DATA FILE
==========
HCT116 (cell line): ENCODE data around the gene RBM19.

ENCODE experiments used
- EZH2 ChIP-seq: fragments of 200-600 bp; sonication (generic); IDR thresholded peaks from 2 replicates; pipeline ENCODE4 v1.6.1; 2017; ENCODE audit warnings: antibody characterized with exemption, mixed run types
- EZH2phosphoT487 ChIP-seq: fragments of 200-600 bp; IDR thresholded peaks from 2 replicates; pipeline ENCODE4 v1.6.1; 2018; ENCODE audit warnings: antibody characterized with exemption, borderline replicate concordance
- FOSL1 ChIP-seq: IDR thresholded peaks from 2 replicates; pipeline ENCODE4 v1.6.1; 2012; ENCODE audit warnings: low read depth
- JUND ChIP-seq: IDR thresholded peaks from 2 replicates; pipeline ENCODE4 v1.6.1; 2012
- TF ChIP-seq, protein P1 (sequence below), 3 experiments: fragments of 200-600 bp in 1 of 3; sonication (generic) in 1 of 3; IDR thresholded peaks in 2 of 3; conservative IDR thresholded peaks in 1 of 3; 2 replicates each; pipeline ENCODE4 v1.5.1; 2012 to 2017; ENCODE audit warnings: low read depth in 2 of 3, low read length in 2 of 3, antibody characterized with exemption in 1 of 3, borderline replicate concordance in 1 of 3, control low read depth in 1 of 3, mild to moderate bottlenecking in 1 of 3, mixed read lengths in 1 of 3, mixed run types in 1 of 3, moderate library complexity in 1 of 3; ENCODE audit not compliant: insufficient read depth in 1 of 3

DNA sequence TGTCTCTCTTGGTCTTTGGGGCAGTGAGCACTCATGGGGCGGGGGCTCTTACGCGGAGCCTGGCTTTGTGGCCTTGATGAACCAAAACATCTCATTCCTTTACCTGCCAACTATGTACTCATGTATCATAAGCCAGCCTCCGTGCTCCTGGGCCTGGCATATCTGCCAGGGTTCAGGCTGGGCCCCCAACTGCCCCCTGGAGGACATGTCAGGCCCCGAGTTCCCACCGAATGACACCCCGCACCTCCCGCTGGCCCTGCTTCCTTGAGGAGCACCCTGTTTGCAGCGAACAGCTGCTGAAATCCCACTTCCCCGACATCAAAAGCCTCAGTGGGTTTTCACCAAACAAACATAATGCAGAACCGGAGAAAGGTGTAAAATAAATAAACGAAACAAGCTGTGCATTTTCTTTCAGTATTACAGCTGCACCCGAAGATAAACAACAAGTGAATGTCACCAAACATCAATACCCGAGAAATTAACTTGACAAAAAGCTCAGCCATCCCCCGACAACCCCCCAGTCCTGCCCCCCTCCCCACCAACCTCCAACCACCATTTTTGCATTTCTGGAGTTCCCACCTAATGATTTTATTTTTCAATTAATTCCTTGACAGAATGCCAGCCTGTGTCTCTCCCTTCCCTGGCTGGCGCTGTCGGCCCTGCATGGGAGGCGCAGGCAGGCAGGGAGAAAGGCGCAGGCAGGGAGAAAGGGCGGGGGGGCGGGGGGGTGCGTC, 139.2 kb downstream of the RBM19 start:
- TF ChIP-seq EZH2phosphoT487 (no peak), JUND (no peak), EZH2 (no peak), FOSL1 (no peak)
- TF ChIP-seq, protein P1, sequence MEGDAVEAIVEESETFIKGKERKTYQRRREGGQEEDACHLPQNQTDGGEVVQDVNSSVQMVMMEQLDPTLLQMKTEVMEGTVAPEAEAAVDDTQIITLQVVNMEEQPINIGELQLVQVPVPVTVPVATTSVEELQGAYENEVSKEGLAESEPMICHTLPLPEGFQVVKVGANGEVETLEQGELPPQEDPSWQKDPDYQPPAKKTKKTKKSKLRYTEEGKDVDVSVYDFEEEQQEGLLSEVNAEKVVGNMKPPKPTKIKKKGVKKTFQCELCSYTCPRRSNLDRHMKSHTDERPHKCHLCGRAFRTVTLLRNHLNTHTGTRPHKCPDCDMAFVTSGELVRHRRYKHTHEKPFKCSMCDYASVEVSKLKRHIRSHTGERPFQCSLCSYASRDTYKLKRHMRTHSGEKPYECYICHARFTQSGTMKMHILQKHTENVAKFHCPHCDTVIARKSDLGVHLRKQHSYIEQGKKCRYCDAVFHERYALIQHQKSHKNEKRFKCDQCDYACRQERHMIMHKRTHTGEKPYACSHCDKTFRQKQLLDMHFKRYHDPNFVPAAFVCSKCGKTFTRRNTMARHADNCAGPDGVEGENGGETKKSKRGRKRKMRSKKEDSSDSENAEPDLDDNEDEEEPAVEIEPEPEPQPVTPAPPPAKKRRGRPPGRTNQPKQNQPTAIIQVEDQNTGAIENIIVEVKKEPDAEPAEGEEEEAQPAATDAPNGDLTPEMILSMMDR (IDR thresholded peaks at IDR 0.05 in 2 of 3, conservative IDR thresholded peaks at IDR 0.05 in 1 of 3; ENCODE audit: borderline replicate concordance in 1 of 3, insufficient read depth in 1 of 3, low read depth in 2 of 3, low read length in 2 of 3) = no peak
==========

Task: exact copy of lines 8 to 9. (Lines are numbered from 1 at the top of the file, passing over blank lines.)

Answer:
DNA sequence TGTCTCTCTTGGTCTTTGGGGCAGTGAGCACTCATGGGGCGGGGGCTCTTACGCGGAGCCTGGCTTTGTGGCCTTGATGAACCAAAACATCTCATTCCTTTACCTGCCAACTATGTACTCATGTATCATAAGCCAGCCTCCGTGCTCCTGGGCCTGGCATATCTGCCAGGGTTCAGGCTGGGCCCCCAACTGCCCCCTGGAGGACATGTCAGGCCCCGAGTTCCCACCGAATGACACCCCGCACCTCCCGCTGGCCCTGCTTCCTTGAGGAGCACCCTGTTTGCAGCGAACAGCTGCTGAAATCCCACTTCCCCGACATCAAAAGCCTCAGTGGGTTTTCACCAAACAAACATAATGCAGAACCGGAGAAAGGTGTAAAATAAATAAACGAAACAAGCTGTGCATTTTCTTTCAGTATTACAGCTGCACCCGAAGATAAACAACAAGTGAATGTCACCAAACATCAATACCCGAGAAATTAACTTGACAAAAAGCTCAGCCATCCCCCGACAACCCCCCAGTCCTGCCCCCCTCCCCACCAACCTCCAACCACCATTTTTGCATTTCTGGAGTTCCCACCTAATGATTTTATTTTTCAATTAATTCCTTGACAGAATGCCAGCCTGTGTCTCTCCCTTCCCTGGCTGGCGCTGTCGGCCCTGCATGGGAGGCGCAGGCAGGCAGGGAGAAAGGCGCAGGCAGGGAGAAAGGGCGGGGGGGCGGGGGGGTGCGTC, 139.2 kb downstream of the RBM19 start:
- TF ChIP-seq EZH2phosphoT487 (no peak), JUND (no peak), EZH2 (no peak), FOSL1 (no peak)